Though the very first hints of fall are starting to appear here in southeastern Pennsylvania, the weather is definitely full summer, and the garden is thriving. There’s so much going on that I want to remember, and to share, that I’m going to keep the commentary to a minimum and concentrate on the photos. So, get ready for a whirlwind tour of the August highlights at Hayefield. Let’s start with the perennials and shrubs…
Althaea officinalis (marsh mallow) Angelica sylvestris ‘Ebony’ (angelica) Aristolochia fimbriata (white-veined Dutchman’s pipe) Asclepias incarnata (swamp milkweed) with monarch butterfly Asclepias verticillata (whorled milkweed) Boehmeria tricuspis Chasmanthium latifolium (northern sea oats) Chelone glabra (white turtlehead) Datisca cannabina (false hemp), female Datisca cannabina (false hemp), male Deschampsia cespitosa (tufted hair grass) Eutrochium maculatum ‘Carin’ (Joe-Pye weed) Filipendula rubra (queen of the prairie) seedhead Helenium puberulum (rosilla) Iris domestica ‘Hello Yellow’ (blackberry lily) Lilium ‘Black Beauty’ (hybrid lily) Lobelia siphilitica ‘Alba’ (white great blue lobelia) Lobelia siphilitica (great blue lobelia) Lobelia spicata (pale-spiked lobelia) Ludwigia alternifolia (seedbox) Lycium ruthenicum (black goji berry) Lycoris squamigera (surprise lily) Patrinia scabiosifolia (golden lace) Phytolacca americana ‘Sunny Side Up’ (golden pokeweed) Rhus copallina (winged sumac) Rosa rugosa (rugosa rose) with Rudbeckia fulgida var. deamii (Deam’s orange coneflower) Rudbeckia subtomentosa ‘Henry Eilers’ (sweet coneflower) Rudbeckia triloba ‘Prairie Glow’ (brown-eyed Susan) Sanguisorba tenuifolia var. alba (white Japanese burnet) Sanguisorba tenuifolia var. purpurea (purple Japanese burnet) Scabiosa ochroleuca (yellow pincushion flower) Silphium mohrii (Mohr’s rosinweed) Silphium perfoliatum (cup plant) Solidaster luteus (solidaster) Vitex negundo ‘Heterophylla’ (cut-leaved chaste tree)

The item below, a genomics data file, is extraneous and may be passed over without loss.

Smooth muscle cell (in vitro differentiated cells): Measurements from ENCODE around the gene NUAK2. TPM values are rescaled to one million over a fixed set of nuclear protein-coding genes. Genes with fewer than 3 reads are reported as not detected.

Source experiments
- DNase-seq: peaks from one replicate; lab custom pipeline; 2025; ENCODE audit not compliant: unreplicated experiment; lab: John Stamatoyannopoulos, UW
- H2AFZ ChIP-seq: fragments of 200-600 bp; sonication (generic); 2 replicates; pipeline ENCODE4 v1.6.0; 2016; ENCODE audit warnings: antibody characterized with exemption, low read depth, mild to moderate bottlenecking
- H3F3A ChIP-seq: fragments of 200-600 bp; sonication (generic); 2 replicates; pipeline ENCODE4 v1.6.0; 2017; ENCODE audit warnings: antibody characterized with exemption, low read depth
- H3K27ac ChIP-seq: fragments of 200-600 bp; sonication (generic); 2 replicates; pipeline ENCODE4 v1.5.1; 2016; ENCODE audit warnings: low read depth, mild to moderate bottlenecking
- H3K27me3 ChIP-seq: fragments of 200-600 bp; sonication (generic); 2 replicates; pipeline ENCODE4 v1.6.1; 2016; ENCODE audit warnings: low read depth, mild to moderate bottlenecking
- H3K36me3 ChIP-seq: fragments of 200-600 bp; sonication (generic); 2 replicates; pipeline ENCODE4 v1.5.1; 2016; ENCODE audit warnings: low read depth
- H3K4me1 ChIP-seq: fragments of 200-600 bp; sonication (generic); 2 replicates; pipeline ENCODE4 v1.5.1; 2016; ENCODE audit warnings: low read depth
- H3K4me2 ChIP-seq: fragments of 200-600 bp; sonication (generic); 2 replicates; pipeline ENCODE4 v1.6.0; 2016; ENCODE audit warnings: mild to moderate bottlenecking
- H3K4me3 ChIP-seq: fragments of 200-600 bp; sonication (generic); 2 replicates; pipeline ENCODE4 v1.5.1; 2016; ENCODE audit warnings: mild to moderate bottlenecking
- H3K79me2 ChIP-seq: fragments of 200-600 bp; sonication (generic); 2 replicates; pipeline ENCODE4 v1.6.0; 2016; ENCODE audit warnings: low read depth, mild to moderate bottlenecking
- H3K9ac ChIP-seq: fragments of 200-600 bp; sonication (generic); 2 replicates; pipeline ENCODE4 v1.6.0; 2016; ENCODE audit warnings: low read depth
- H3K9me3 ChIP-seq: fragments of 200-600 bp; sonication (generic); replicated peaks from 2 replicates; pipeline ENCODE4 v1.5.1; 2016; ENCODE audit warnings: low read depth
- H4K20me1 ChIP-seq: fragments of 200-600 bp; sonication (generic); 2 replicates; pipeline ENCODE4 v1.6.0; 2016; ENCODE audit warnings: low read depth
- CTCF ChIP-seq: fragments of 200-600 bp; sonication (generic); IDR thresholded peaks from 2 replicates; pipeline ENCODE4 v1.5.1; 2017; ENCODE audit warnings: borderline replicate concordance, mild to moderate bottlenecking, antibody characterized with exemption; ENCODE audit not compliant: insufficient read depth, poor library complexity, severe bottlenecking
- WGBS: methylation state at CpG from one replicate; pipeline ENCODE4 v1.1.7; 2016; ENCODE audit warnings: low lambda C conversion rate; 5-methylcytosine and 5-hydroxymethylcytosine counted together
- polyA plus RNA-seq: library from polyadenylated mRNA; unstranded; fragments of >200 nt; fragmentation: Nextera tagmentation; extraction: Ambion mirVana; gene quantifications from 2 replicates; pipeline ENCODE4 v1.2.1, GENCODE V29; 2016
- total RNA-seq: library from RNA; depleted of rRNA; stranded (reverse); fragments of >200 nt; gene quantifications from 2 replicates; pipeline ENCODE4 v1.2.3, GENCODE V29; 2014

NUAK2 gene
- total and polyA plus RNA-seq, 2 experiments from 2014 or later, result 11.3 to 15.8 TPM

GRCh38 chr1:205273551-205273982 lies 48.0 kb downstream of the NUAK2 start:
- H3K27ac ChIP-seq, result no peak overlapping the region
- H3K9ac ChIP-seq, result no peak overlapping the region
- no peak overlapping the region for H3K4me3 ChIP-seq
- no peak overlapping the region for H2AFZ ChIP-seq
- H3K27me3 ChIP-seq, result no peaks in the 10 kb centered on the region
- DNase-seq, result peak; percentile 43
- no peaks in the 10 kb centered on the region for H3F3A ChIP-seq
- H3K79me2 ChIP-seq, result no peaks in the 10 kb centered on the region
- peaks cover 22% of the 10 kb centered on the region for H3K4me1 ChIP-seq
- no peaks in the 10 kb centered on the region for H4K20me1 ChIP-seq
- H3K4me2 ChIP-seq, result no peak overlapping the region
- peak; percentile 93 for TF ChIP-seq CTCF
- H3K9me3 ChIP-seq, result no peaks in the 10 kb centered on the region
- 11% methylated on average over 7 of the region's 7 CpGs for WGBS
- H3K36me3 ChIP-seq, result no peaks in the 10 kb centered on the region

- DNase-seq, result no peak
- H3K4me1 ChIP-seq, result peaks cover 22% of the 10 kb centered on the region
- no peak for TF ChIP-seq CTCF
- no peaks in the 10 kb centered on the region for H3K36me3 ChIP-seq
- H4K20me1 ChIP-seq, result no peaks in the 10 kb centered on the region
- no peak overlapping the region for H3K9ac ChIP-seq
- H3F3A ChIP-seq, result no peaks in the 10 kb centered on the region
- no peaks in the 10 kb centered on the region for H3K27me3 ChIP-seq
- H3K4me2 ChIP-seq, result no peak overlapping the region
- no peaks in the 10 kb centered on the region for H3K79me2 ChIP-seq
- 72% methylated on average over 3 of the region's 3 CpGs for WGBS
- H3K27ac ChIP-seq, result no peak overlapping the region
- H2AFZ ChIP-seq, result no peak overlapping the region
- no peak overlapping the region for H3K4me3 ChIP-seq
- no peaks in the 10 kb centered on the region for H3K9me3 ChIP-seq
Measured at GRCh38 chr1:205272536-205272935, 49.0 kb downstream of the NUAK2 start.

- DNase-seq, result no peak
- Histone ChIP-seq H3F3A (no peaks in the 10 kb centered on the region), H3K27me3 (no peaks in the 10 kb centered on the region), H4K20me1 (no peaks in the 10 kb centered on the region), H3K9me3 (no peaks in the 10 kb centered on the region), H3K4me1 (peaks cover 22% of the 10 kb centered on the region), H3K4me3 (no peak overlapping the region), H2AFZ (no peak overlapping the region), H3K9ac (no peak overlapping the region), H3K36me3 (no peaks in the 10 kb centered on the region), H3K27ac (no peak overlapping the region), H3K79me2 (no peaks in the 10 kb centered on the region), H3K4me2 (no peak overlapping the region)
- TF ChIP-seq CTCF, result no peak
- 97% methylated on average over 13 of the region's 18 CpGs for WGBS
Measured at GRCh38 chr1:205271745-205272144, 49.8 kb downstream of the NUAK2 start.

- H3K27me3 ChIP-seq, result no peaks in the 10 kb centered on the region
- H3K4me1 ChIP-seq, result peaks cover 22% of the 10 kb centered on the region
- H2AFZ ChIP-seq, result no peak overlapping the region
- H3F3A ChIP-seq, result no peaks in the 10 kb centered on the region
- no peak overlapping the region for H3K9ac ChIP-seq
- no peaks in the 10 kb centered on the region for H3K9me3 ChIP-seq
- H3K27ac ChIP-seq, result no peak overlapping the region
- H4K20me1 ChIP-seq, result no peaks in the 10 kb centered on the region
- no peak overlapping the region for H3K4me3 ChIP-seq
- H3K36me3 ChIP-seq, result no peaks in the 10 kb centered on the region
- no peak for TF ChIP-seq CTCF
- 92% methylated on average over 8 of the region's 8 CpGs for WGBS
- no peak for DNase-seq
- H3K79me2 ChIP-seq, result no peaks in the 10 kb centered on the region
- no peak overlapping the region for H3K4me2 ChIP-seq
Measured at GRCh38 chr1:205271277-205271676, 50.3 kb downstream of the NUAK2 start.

Some annuals and tender perennials that are looking particularly good now…
Amaranthus ‘Elephant Head’ (amaranth) Asclepias curassavica (tropical milkweed) Basella rubra (Malabar spinach) Canvalia gladiata (sword bean) Celosia argentea var. cristata ‘Cramer’s Burgundy’ (cockscomb) Celosia argentea var. cristata ‘Variegata’ (cockscomb) Centaurea americana (American basketflower) Ceratotheca triloba ‘Alba’ (white South African foxglove) Ceratotheca triloba (South African foxglove) Chamaecrista fasciculata (partridge pea) Cicer arietinum ‘Black Kabouli’ (garbanzo bean) Cicer arietinum ‘Black Kabouli’ (garbanzo bean) Coix lacryma-jobi (Job’s tears) Coreopsis tinctoria (plains coreopsis) Cuphea viscosissima (blue waxweed) Dactylicapnos torulosa, formerly Dicentra torulosa (Chinese climbing bleeding heart) Emilia javanica ‘Scarlet Magic’ (tassel flower) with monarch butterfly Eragrostis tef (teff) Euphorbia marginata (snow on the mountain) Fagopyrum esculentum ‘Takane Ruby’ (buckwheat) Gomphrena globosa (globe amaranth)—a hot pink form I am working on Gomphrena haageana ‘Strawberry Fields’ (globe amaranth) Melothria scabra (cucamelon) Oryza sativa ‘Black Madras’ (rice) Pavonia missionum (red mallow) Pennisetum glaucum ‘Jester’ (purple millet) Phaseolus lunatus ‘Ping Zebra’ (lima bean) seeds—with blue fingers from dyeing with Persicaria tinctoria (Japanese indigo) The beautiful blue produced by Persicaria tinctoria (Japanese indigo) on silk Persicaria tinctoria (Japanese indigo) Polanisia dodecandra (redwhisker clammyweed) Scabiosa stellata (drumstick scabious) Solanum quitoense (bed of nails) Tagetes patula ‘Cinnabar’ (French marigold) Tagetes patula ‘Kees’ Orange’ (African marigold) Zinnia tenuifolia ‘Red Spider’ (red spider zinnia)
And to finish, some general garden shots and combinations…
Zinnia elegans ‘Queen Lime Orange’ (zinnia) in front of swamp milkweed (Asclepias incarnata) Ammobium alatum (winged everlasting) with Phytolacca americana ‘Sunny Side Up’ (golden pokeweed) Echinacea laevigata (smooth coneflower) in front garden outer border Eryngium yuccifolium (rattlesnake master) and Veronicastrum virginicum (Culver’s root) in the Long Border Lilium ‘Black Beauty’ in the courtyard Eutrochium maculatum (Joe-Pye weed) in the lower meadow Imperata cylindrica ‘Rubra’ (Japanese blood grass) with Hosta ‘Sun Power’, Rudbeckia fulgida var. deamii (Deam’s orange coneflower), Acer palmatum (a NOID Japanese maple), and Physocarpus opulifolius ‘Monlo’ (Diabolo ninebark) Hemerocallis ‘Autumn Minaret’ with Eutrochium maculatum (Joe-Pye weed) in the side garden Hibiscus ‘Midnight Marvel’ with Sanguisorba officinalis ‘Tanna’ (burnet) Imperata cylindrica ‘Rubra’ (Japanese blood grass) with Euphorbia stricta ‘Golden Foam’ (golden foam spurge), Anthriscus sylvestris ‘Golden Fleece’ (cow parsley), and Persicaria affinis (dwarf fleeceflower) Sanguisorba officinalis ‘Tanna’ (burnet) with Tanacetum vulgare ‘Isla Gold’ (tansy)